The real question the media should be asking is "Who cares what corporate Canada thinks?"

The best thing corporate Canada can do is butt out. Wake up boys and girls of the fourth estate, corporate Canada doesn't have a vote and seldom look out for any interests other than their own..


Canadian Democracy at the Crossroads

The following is fact sheet prepared by writer and activist Helen Forsey. I thought I'd share it

Canadians are privileged to live in a democracy. Our parliamentary system has evolved over centuries, and our political parties reflect the diversity and freedom of thought we enjoy as citizens.

One result of this freedom and diversity is that in some elections, no one party wins a majority of seats in the House of Commons. This means that whichever party forms the government has to co-operate with others in order to get laws passed and stay in power. This is called “minority government”, and it can work very well. All it takes is honesty, respect, and a willingness to co-operate across differences.

However, the present government under Prime Minister Stephen Harper has thumbed its nose at our elected Parliament and made “minority” a dirty word. Harper’s Conservatives have misled the House of Commons, kept vital information secret, fired public safety watchdogs, systematically sabotaged parliamentary committees, and twice shut down Parliament itself rather than face criticism.

This election really is about our democracy. Canadians have a right to expect fairness, honesty and respect from our system of government. Instead, the Harper regime has given us five years of injustice, corruption and contempt.

Harper uses a stack of fairy tales about our parliamentary system to trick people into thinking they have to vote Conservative in order to avoid disaster. In reality, his threats about the opposition “seizing power” or forcing a fresh election are shameless scare tactics based on lies.

Lie #1: Coalitions are evil and illegitimate.

Not true. Coalitions are totally constitutional, and can be the most sensible way to govern co-operatively and respect the will of a majority of voters.

Lie #2: Canadians elect the prime minister.

Not true. We elect some 300 Members of Parliament to the House of Commons.

Lie #3: The party that wins the most seats necessarily forms the government.

Not true. The governing party must win – and keep – the confidence of our elected MPs through confidence votes in the House.

Lie #4: Defeating a government on a confidence motion forces a fresh election.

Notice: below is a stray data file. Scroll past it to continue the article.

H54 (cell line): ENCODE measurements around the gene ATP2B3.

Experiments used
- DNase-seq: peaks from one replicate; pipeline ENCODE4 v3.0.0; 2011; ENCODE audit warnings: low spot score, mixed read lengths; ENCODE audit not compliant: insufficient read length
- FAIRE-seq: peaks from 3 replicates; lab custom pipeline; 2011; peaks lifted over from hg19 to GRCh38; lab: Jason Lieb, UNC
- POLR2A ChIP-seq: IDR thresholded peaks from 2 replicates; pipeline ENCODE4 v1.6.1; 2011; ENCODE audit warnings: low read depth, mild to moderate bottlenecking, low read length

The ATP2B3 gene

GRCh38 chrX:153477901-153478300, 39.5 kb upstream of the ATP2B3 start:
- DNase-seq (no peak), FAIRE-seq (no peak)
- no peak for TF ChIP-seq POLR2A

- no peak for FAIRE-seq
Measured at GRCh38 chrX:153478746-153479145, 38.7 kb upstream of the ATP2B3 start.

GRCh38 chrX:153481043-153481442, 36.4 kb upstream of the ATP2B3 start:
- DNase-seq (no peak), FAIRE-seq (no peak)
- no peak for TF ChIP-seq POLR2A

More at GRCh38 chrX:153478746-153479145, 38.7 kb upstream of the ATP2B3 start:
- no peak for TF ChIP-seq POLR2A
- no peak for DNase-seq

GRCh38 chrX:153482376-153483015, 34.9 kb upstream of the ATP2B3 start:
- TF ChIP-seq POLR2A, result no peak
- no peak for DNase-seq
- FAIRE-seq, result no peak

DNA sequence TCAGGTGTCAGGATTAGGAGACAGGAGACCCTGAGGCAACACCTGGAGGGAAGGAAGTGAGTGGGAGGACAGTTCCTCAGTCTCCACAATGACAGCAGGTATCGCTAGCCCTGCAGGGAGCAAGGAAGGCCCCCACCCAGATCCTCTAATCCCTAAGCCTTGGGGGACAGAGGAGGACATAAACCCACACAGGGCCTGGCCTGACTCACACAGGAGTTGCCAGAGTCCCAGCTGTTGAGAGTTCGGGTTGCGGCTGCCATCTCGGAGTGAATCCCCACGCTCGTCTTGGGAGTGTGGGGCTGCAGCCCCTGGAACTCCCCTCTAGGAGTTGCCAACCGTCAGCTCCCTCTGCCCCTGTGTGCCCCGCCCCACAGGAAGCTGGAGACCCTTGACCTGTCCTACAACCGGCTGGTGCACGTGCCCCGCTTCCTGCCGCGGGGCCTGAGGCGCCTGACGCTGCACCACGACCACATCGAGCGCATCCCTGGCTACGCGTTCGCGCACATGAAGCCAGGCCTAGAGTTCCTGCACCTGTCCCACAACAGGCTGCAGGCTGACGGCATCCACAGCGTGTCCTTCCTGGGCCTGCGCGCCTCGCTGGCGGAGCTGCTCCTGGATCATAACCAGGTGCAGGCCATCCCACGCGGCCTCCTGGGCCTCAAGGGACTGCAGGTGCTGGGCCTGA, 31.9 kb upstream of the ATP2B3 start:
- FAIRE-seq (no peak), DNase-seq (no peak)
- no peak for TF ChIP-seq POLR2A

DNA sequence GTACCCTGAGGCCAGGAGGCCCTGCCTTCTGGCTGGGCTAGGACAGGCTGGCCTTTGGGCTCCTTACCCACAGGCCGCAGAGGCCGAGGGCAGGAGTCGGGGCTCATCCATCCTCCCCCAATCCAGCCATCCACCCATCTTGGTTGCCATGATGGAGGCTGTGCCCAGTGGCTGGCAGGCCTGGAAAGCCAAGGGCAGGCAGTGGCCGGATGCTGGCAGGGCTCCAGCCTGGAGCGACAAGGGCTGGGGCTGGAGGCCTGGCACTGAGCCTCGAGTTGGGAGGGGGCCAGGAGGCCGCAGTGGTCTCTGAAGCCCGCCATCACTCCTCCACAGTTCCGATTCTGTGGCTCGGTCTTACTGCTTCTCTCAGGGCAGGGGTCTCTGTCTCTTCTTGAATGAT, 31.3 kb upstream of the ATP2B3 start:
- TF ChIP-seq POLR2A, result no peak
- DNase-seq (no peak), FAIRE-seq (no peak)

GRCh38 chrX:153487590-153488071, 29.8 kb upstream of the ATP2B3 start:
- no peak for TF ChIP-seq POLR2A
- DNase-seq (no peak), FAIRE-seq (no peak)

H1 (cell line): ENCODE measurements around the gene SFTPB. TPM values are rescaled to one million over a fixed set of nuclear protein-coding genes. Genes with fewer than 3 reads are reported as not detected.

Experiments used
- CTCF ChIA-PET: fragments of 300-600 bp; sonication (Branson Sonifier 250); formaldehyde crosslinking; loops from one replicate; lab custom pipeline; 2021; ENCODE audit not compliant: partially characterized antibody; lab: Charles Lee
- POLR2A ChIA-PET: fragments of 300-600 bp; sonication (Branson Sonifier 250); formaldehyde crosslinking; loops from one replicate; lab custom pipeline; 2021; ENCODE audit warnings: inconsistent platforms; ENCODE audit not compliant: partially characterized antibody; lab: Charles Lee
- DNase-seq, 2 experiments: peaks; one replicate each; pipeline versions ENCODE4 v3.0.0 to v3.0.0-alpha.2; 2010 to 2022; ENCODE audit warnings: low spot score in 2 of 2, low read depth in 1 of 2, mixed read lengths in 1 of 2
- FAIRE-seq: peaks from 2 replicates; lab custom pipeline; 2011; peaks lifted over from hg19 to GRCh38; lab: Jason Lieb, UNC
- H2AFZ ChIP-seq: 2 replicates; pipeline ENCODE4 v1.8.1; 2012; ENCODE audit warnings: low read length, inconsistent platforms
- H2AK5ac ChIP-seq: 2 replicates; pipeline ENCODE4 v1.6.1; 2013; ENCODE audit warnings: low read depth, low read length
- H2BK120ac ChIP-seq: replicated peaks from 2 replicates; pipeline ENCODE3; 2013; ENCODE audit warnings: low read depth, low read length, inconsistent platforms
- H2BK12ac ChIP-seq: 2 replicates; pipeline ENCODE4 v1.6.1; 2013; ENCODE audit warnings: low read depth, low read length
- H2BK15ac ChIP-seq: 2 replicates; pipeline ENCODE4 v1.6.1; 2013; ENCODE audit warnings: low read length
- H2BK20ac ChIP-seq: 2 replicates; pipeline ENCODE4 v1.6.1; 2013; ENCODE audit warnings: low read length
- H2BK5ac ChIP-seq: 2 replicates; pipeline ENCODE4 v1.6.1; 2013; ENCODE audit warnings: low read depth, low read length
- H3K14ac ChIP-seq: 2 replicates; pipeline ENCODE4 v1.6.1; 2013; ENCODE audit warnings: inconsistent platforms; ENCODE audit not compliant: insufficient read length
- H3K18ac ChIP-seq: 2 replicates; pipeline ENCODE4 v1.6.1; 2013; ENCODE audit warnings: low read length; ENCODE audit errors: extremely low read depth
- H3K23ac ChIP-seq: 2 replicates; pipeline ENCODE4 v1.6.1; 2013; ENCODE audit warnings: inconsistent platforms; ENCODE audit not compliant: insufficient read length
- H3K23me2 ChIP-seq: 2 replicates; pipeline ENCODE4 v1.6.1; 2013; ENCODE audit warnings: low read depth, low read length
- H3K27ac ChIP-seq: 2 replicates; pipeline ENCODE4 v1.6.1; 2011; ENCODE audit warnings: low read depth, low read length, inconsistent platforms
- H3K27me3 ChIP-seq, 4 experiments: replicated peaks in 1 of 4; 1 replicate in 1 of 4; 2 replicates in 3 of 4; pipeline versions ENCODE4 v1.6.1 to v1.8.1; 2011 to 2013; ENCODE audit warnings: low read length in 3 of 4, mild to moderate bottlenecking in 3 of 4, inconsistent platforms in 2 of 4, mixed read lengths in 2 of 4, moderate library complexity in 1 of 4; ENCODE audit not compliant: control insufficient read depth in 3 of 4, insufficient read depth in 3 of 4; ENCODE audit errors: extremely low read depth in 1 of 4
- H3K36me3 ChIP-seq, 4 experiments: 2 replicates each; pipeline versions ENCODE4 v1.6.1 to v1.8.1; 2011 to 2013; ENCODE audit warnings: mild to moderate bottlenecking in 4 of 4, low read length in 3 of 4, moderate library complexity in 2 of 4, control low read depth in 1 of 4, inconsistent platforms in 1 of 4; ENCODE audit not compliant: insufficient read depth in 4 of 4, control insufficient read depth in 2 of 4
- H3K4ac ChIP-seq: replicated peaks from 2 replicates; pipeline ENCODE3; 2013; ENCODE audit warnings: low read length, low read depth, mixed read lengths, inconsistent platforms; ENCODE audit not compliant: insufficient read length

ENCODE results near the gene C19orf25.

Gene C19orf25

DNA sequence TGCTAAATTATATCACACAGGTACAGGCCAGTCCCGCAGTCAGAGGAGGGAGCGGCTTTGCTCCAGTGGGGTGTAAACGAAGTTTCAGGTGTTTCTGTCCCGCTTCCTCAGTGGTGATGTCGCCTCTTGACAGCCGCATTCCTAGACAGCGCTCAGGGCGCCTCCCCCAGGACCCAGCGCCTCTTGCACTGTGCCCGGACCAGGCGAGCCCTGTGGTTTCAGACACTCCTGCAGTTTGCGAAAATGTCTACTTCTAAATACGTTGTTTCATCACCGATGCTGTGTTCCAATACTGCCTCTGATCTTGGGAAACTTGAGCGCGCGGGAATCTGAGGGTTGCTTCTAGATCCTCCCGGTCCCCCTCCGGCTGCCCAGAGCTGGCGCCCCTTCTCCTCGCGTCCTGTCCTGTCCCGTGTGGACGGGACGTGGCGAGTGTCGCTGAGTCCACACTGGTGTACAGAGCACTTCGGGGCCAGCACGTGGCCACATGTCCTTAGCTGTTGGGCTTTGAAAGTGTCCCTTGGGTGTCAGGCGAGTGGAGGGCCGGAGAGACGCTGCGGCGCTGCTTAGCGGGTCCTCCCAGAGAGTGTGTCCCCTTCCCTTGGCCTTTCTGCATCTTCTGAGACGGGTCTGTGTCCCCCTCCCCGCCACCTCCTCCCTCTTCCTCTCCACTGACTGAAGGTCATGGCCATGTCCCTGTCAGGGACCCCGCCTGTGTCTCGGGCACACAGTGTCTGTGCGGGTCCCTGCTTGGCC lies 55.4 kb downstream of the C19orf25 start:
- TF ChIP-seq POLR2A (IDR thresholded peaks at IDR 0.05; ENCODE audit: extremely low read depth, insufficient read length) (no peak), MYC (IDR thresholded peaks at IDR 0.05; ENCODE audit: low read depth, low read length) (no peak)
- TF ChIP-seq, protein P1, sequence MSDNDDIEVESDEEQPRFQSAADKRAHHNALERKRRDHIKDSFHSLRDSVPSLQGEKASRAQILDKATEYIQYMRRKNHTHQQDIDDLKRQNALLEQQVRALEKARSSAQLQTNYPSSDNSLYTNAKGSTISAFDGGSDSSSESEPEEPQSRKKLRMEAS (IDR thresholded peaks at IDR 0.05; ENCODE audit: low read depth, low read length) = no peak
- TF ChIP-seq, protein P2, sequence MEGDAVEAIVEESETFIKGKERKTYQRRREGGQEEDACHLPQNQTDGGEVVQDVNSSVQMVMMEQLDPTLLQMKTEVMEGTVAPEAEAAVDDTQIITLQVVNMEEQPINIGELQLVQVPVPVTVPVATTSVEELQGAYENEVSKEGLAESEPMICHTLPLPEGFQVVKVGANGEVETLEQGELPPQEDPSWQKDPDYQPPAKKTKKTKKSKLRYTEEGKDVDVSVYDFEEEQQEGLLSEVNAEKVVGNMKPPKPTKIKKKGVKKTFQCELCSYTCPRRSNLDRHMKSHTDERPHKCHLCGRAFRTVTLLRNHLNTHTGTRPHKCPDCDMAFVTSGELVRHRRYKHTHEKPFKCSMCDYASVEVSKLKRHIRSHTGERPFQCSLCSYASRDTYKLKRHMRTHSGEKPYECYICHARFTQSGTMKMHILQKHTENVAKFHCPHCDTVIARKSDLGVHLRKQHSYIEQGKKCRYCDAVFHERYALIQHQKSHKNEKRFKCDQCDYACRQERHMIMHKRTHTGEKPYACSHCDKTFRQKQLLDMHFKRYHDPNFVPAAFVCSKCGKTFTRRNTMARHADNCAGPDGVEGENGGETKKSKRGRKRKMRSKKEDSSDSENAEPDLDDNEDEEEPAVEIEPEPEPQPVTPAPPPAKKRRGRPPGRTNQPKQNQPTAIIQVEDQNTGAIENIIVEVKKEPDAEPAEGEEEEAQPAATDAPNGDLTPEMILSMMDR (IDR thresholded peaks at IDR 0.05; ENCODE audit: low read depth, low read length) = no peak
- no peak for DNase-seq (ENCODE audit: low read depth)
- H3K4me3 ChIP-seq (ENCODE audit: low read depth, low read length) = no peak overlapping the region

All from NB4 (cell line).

Not necessarily. If a recently elected House votes to defeat a government, the Governor General calls on the leader of the opposition to form a government and seek the confidence of the House.

Lie #5: It is an illegitimate “seizure of power” if the opposition accepts the Governor General’s invitation to replace a government that has lost the confidence of the House.

Not true. In fact, the opposition has what amounts to a constitutional duty to try to form a viable government with the recently elected Parliament, with no need for a repeat election.

As Prime Minister, Stephen Harper has treated our elected Parliament like an annoying irrelevancy. His government has behaved so outrageously that it has finally been formally found “in contempt of Parliament”. Now he wants to win a Conservative majority so he can do even more damage.

People all over the world are risking their lives to achieve democracy. Let’s not allow the Harper Conservatives to destroy ours from the inside.

Prime Minister Layton a Remote but Interesting Possibility

Whoever said this election was going to be a sleeper. Not me for sure.  Anything can happen at this point although it does look like the Liberals are tanking. Just goes to show you, a little honesty can sink a campaign faster that a scud missile.

Could the NDP become the official opposition? What for many was unthinkable, is now within reach but I am not sure it is the cause for celebration I once thought it would be. We just keep splitting the vote allowing Harper to stroll up the middle. I am not sure what that gets us.

I am probably one of the few Canadians with a Coalition Yes sign is the window. I think we need to try the alternative. What we have had over the last few years just isn't working.

Historically minority governments govern in a cooperative fashion. Minorities have given Canadians some of our best legislation over the years. What we have seen recently is just the opposite. The Harper "my way or the highway" bully boy politics  should not work in a minority but both the Liberals and the NDP have for the most part been too weak, or lacking in self confidence to challenge the status quo.  

So, I have my fingers crossed. It looks like Harper will win again supported by less than a majority of Canadians all thanks to our broken electoral system. Faced with that probibility, the best outcome would be a weak Conservative win, a defeat of their first budget and a coalition government. Jack Layton as Prime Minister? Doubtful but not out of the question.

If Harper gets a majority what does that leave us with. A country more divided, more polarized, more bitter than ever before.

Get out and vote Canada.